Complacency may mean reforms come too late to stop more pension scandals

Stephanie Hawthorne

Stephanie Hawthorne

There is no acrid smell of smoke, no choking kerosene, no grim scene of forsaken battlefields and no ghastly flashbacks. 

You cannot touch or a feel a pension, but you certainly know when it has gone.

Yet more people have been directly affected by pensions crises in the past four decades than those who lost their lives in the Afghanistan and Iraq wars.

Article continues after advert

Penury in old age kills with the ruthlessness of the most desperate terrorist.

I calculate at least 5m people have had a shadow cast over their pension rights since 1989, the start of my career as a pensions journalist.

Disasters include Maxwell’s theft of his workers’ pension, 3m people sold the pup of personal pensions when most of them had much safer final salary pensions, not to mention the ongoing pension transfer debacle and the blue-chip Equitable Life closed for new business leaving 1m policy holders’ retirement in tatters.

Uncertain future

That is the past but that must not be our future. According to Aviva, a record 9mn people will reach pension age in the coming decade, many of them relying for the first time on defined contribution pensions. Too many are floundering.

Financial Conduct Authority statistics show that 43 per cent people are making withdrawals form their pension pots at an annual rate of more than 8 per cent of the pot. That spells trouble.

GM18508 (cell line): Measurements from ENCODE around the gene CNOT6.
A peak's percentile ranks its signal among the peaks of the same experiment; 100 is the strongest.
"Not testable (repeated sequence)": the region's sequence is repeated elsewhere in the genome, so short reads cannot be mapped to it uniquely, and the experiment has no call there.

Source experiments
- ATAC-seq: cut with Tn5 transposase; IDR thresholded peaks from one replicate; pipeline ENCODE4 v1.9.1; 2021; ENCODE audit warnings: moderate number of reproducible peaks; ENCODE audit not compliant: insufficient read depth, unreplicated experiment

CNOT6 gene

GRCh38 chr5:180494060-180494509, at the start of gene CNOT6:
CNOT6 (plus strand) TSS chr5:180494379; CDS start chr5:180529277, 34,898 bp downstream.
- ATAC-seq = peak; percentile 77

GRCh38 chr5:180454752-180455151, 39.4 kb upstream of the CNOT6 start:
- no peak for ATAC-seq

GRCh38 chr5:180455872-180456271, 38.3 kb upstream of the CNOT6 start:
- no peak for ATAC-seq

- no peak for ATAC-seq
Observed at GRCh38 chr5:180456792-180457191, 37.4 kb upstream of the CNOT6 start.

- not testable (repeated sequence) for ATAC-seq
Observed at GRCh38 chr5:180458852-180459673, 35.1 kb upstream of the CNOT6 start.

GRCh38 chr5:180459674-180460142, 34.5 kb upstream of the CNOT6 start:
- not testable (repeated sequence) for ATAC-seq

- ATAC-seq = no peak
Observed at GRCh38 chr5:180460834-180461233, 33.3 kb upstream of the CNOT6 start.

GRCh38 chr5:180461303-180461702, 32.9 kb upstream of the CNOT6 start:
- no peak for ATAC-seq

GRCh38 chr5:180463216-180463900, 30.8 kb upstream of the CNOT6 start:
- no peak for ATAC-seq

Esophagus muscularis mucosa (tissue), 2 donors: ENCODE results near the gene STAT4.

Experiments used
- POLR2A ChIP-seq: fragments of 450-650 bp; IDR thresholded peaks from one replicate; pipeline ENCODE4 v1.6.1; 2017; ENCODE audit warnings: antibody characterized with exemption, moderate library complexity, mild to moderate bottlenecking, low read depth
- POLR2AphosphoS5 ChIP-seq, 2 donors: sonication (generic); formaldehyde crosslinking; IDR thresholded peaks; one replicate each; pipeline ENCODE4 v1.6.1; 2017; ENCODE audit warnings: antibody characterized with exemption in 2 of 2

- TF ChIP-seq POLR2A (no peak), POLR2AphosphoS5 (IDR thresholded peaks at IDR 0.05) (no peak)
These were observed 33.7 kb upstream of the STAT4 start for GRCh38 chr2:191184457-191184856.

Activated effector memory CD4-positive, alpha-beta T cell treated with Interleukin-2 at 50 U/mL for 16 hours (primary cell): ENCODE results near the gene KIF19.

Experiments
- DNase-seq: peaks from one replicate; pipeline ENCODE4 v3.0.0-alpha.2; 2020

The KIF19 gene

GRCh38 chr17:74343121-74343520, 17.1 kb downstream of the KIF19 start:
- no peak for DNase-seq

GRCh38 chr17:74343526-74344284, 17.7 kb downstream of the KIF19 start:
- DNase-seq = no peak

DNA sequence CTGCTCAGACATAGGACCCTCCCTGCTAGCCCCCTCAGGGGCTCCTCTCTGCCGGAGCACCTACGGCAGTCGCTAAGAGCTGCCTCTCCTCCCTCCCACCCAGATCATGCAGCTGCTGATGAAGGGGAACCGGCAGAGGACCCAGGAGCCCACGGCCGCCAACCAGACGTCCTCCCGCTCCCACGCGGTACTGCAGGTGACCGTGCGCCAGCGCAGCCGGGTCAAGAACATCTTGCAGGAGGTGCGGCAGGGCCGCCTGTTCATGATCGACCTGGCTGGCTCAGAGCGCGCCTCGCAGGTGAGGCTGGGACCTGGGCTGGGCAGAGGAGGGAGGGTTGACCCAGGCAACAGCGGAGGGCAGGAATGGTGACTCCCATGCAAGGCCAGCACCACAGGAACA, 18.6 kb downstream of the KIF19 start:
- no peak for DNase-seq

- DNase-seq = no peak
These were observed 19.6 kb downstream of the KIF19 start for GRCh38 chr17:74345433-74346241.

Advisers are more crucial than ever before in cash flow modelling, asset allocation. But regulated advisers alone will never be able to service the needs of 9mn retirees.

Indeed, only 8 per cent of UK adults (4.1mn) have received regulated financial advice in the past 12 months, while 28 per cent (14.7mn) have used information or guidance.

According to LCP, poor pension choices at retirement under the pension freedoms cost savers £2bn. Around 550,000 people between April 2015 and March 2020 withdrew their pension savings, moving them to a bank account, losing out on both investment growth and inflation protection.

Retirees left to their own devices may face huge, unforeseen but often avoidable tax bills.

Perhaps one point of light in all this gloom is the rise and rise of tech, with more automated income strategies, which replaces people having to decide their own investment allocation and income options.

Another possibility is to expand the corporate advice sector. Many experienced company pension managers and trustees at FTSE 100 companies are scared to give any guidance at all for fear of straying into regulated advice territory, and the consumer is all the worst for it.

Perhaps employers of more than 100 staff should be legally obliged to give financial education for their staff or pay for regulated advice for their staff on reaching 50. This would be a huge opportunity for advisers who could scale up their offerings.

Insurance companies and retail platform providers could also do more here but are hemmed in by unnecessarily restrictive legislation on what they are allowed to say, with the unintended consequence that consumers are too often pushed into the hands of scammers who rip them off.